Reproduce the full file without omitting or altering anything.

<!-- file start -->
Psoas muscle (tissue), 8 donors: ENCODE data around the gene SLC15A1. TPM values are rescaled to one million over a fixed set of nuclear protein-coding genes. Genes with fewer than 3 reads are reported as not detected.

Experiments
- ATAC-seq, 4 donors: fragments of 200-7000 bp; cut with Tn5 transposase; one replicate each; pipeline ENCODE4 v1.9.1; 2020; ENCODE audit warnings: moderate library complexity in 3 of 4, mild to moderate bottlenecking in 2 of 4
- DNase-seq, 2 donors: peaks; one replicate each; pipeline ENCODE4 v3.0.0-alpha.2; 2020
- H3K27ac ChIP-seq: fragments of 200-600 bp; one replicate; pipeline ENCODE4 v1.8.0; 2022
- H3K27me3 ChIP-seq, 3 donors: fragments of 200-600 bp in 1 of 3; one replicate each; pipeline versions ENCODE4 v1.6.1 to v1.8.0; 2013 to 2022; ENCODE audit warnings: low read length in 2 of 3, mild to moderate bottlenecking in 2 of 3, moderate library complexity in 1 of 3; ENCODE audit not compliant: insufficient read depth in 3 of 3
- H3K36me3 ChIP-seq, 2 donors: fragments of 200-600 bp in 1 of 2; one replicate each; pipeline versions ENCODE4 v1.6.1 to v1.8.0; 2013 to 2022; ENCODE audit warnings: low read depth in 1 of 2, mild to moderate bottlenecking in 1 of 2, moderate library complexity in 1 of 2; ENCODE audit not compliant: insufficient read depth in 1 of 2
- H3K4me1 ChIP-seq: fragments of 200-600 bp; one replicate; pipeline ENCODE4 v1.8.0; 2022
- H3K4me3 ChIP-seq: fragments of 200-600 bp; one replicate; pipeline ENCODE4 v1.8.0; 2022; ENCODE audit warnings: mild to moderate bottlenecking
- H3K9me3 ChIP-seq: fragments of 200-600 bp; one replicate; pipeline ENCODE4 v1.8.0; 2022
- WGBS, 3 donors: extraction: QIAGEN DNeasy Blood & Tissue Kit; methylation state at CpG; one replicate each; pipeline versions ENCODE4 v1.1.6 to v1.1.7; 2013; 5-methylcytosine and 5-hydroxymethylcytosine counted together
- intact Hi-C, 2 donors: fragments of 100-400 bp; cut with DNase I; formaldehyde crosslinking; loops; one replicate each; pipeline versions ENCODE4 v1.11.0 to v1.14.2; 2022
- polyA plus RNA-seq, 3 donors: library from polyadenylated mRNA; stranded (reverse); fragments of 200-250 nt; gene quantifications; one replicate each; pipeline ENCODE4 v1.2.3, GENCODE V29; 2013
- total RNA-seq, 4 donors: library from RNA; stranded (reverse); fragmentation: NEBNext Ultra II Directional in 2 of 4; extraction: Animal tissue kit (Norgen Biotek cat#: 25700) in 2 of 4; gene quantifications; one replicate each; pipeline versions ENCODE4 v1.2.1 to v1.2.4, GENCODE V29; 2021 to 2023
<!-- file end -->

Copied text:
Psoas muscle (tissue), 8 donors: ENCODE data around the gene SLC15A1. TPM values are rescaled to one million over a fixed set of nuclear protein-coding genes. Genes with fewer than 3 reads are reported as not detected.

Experiments
- ATAC-seq, 4 donors: fragments of 200-7000 bp; cut with Tn5 transposase; one replicate each; pipeline ENCODE4 v1.9.1; 2020; ENCODE audit warnings: moderate library complexity in 3 of 4, mild to moderate bottlenecking in 2 of 4
- DNase-seq, 2 donors: peaks; one replicate each; pipeline ENCODE4 v3.0.0-alpha.2; 2020
- H3K27ac ChIP-seq: fragments of 200-600 bp; one replicate; pipeline ENCODE4 v1.8.0; 2022
- H3K27me3 ChIP-seq, 3 donors: fragments of 200-600 bp in 1 of 3; one replicate each; pipeline versions ENCODE4 v1.6.1 to v1.8.0; 2013 to 2022; ENCODE audit warnings: low read length in 2 of 3, mild to moderate bottlenecking in 2 of 3, moderate library complexity in 1 of 3; ENCODE audit not compliant: insufficient read depth in 3 of 3
- H3K36me3 ChIP-seq, 2 donors: fragments of 200-600 bp in 1 of 2; one replicate each; pipeline versions ENCODE4 v1.6.1 to v1.8.0; 2013 to 2022; ENCODE audit warnings: low read depth in 1 of 2, mild to moderate bottlenecking in 1 of 2, moderate library complexity in 1 of 2; ENCODE audit not compliant: insufficient read depth in 1 of 2
- H3K4me1 ChIP-seq: fragments of 200-600 bp; one replicate; pipeline ENCODE4 v1.8.0; 2022
- H3K4me3 ChIP-seq: fragments of 200-600 bp; one replicate; pipeline ENCODE4 v1.8.0; 2022; ENCODE audit warnings: mild to moderate bottlenecking
- H3K9me3 ChIP-seq: fragments of 200-600 bp; one replicate; pipeline ENCODE4 v1.8.0; 2022
- WGBS, 3 donors: extraction: QIAGEN DNeasy Blood & Tissue Kit; methylation state at CpG; one replicate each; pipeline versions ENCODE4 v1.1.6 to v1.1.7; 2013; 5-methylcytosine and 5-hydroxymethylcytosine counted together
- intact Hi-C, 2 donors: fragments of 100-400 bp; cut with DNase I; formaldehyde crosslinking; loops; one replicate each; pipeline versions ENCODE4 v1.11.0 to v1.14.2; 2022
- polyA plus RNA-seq, 3 donors: library from polyadenylated mRNA; stranded (reverse); fragments of 200-250 nt; gene quantifications; one replicate each; pipeline ENCODE4 v1.2.3, GENCODE V29; 2013
- total RNA-seq, 4 donors: library from RNA; stranded (reverse); fragmentation: NEBNext Ultra II Directional in 2 of 4; extraction: Animal tissue kit (Norgen Biotek cat#: 25700) in 2 of 4; gene quantifications; one replicate each; pipeline versions ENCODE4 v1.2.1 to v1.2.4, GENCODE V29; 2021 to 2023